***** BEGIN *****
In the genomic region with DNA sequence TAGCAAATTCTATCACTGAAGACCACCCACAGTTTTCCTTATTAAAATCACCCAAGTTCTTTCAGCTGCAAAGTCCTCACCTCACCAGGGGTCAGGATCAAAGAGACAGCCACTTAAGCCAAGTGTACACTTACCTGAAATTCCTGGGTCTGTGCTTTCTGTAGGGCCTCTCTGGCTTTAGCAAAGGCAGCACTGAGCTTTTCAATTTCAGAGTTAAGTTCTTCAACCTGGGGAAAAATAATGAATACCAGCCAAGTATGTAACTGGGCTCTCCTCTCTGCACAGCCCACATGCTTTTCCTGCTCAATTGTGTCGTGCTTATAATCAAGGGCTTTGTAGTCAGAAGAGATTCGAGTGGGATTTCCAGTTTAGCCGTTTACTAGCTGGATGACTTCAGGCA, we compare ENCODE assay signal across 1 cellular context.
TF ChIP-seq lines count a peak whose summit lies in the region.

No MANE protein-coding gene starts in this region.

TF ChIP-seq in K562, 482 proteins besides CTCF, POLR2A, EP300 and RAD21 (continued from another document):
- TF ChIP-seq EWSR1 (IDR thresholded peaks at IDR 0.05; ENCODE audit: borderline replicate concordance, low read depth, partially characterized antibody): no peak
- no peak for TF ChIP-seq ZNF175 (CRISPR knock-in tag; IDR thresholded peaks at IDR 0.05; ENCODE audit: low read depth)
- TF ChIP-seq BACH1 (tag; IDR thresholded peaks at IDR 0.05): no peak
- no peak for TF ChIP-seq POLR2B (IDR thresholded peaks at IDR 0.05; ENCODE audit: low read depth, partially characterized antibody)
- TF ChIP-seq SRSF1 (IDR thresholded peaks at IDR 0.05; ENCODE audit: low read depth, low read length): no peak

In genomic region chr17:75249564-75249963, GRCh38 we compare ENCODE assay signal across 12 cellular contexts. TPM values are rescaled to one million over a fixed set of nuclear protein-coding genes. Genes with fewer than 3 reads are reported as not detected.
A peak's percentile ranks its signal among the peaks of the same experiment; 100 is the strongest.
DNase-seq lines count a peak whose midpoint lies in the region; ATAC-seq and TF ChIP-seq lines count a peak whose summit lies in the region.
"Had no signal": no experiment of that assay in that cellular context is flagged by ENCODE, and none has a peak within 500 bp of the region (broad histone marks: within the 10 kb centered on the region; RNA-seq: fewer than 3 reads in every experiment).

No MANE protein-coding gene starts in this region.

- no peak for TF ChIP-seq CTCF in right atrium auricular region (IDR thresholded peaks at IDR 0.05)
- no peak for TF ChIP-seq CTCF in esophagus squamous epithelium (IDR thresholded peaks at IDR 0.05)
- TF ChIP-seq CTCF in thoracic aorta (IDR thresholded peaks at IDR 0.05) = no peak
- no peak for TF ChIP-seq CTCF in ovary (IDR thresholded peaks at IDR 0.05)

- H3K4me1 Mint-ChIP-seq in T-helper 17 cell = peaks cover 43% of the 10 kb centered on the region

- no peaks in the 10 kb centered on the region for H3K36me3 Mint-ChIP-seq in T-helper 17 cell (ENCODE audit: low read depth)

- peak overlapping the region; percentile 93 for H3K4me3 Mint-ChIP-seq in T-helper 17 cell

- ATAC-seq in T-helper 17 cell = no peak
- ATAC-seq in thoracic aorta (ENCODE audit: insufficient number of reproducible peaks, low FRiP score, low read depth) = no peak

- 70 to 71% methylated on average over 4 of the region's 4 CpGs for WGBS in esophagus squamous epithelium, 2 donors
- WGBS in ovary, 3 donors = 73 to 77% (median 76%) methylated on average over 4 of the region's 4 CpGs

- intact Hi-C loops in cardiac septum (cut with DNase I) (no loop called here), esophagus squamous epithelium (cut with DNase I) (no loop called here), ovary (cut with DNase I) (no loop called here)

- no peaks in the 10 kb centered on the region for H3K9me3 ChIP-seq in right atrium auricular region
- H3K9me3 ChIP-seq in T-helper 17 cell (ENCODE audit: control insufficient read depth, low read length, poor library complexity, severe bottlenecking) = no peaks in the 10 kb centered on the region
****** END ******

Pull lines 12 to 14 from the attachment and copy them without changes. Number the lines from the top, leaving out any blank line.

DNase-seq lines count a peak whose midpoint lies in the region; ATAC-seq and TF ChIP-seq lines count a peak whose summit lies in the region.
"Had no signal": no experiment of that assay in that cellular context is flagged by ENCODE, and none has a peak within 500 bp of the region (broad histone marks: within the 10 kb centered on the region; RNA-seq: fewer than 3 reads in every experiment).

No MANE protein-coding gene starts in this region.